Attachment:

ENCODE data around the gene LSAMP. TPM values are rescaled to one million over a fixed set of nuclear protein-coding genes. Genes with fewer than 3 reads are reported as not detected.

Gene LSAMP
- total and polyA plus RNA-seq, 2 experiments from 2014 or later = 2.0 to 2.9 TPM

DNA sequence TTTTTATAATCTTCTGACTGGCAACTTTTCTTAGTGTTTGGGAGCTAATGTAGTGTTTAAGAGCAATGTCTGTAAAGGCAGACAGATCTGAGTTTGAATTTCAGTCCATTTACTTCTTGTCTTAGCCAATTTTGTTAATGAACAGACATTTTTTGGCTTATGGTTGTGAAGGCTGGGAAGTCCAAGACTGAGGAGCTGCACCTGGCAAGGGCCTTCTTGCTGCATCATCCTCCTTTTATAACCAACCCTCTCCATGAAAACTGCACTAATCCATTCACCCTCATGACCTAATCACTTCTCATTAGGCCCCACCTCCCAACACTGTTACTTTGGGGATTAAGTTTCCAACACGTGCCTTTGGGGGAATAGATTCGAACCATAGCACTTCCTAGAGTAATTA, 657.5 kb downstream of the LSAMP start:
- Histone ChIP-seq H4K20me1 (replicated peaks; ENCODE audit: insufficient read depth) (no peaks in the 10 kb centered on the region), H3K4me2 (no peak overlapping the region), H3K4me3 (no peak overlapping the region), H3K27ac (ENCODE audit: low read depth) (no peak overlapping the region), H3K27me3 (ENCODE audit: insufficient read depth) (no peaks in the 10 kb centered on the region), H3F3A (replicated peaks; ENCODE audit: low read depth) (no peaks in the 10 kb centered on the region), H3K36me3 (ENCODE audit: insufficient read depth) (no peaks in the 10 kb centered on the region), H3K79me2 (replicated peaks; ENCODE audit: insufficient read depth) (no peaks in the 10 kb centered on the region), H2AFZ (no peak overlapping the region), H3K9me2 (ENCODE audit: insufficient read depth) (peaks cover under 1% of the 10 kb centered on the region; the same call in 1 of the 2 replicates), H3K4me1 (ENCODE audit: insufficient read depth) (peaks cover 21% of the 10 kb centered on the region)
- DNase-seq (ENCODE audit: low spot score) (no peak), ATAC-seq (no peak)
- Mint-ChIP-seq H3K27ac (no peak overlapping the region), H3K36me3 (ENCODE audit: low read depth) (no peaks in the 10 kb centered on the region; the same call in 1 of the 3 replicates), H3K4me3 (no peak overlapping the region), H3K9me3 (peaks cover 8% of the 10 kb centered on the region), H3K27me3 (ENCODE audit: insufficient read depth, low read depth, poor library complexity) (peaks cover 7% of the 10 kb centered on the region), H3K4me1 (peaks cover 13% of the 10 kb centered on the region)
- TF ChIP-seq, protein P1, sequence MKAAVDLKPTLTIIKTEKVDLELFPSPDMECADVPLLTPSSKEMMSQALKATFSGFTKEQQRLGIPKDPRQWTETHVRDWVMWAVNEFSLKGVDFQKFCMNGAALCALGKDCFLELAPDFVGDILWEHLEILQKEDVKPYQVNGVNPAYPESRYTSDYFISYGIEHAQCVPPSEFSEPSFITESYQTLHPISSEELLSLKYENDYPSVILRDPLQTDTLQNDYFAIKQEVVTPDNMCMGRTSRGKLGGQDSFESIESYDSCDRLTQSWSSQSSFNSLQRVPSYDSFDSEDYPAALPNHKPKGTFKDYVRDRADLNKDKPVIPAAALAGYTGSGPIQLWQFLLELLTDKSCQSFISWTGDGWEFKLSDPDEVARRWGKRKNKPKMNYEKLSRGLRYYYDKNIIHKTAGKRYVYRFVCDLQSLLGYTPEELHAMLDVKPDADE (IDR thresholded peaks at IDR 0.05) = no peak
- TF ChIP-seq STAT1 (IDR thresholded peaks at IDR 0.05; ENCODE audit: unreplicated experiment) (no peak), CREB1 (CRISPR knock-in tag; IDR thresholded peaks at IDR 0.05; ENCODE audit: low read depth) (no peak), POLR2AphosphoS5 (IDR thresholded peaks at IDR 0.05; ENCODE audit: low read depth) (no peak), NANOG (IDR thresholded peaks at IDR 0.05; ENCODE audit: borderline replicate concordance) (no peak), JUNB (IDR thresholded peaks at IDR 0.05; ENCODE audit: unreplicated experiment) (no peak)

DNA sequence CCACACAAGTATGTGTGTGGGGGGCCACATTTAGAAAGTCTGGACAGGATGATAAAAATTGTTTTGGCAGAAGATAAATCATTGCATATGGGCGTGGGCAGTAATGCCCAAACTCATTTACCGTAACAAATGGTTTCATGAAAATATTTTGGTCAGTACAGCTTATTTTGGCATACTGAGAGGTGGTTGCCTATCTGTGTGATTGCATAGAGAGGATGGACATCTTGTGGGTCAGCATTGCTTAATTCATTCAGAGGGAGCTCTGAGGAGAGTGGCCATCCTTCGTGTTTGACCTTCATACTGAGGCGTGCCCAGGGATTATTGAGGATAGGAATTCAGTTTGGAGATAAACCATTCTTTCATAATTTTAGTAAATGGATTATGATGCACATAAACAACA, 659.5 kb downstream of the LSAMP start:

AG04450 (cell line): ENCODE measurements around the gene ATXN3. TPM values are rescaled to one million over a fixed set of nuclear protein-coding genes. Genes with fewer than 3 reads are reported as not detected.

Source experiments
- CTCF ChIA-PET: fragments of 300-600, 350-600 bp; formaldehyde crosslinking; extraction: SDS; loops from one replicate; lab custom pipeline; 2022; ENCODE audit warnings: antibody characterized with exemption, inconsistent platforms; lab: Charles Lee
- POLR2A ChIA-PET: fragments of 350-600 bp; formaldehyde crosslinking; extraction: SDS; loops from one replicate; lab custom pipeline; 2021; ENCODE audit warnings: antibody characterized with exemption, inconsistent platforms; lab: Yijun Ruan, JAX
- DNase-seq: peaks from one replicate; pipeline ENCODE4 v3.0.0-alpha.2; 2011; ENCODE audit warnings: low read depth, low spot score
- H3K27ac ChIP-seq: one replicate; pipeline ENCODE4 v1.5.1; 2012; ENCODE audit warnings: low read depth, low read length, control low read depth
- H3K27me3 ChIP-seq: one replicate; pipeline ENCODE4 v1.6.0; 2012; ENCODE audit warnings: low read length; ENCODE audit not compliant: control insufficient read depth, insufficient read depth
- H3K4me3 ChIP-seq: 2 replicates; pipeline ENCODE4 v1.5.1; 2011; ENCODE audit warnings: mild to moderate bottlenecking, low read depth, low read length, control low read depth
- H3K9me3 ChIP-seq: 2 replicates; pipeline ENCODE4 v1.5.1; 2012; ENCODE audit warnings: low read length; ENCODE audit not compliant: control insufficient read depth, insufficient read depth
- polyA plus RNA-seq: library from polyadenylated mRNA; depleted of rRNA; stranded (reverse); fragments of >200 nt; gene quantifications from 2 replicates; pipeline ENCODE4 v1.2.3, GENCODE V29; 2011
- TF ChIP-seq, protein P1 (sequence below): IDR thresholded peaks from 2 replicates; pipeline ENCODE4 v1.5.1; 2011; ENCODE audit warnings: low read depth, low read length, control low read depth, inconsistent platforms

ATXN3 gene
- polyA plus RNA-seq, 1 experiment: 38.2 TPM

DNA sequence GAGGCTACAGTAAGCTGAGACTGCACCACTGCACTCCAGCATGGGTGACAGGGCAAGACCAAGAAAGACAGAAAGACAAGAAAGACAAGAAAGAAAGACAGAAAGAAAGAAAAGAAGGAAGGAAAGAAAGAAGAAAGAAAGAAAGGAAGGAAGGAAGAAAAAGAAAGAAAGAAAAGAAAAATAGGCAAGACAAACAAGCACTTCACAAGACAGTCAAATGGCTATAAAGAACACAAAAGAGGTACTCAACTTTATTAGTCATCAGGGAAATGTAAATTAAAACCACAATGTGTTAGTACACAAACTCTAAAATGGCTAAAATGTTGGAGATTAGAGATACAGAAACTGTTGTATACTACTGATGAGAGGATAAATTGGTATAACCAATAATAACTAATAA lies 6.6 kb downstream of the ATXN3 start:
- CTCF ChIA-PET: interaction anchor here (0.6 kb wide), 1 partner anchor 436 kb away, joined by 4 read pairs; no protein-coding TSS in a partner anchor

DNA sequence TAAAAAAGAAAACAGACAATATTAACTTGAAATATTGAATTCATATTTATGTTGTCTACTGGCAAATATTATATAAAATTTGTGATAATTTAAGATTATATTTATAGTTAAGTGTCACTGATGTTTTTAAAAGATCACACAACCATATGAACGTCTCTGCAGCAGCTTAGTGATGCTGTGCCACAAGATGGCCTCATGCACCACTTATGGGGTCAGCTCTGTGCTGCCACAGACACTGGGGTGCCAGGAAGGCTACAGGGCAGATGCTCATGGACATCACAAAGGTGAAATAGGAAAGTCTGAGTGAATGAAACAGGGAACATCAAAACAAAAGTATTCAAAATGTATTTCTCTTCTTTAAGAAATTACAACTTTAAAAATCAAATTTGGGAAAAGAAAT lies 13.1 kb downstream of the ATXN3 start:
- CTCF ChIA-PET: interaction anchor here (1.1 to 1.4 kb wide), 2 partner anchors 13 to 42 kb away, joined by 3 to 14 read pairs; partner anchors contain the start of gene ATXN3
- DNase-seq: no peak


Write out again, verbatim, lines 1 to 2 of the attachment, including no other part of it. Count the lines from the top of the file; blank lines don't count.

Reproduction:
ENCODE data around the gene LSAMP. TPM values are rescaled to one million over a fixed set of nuclear protein-coding genes. Genes with fewer than 3 reads are reported as not detected.

Gene LSAMP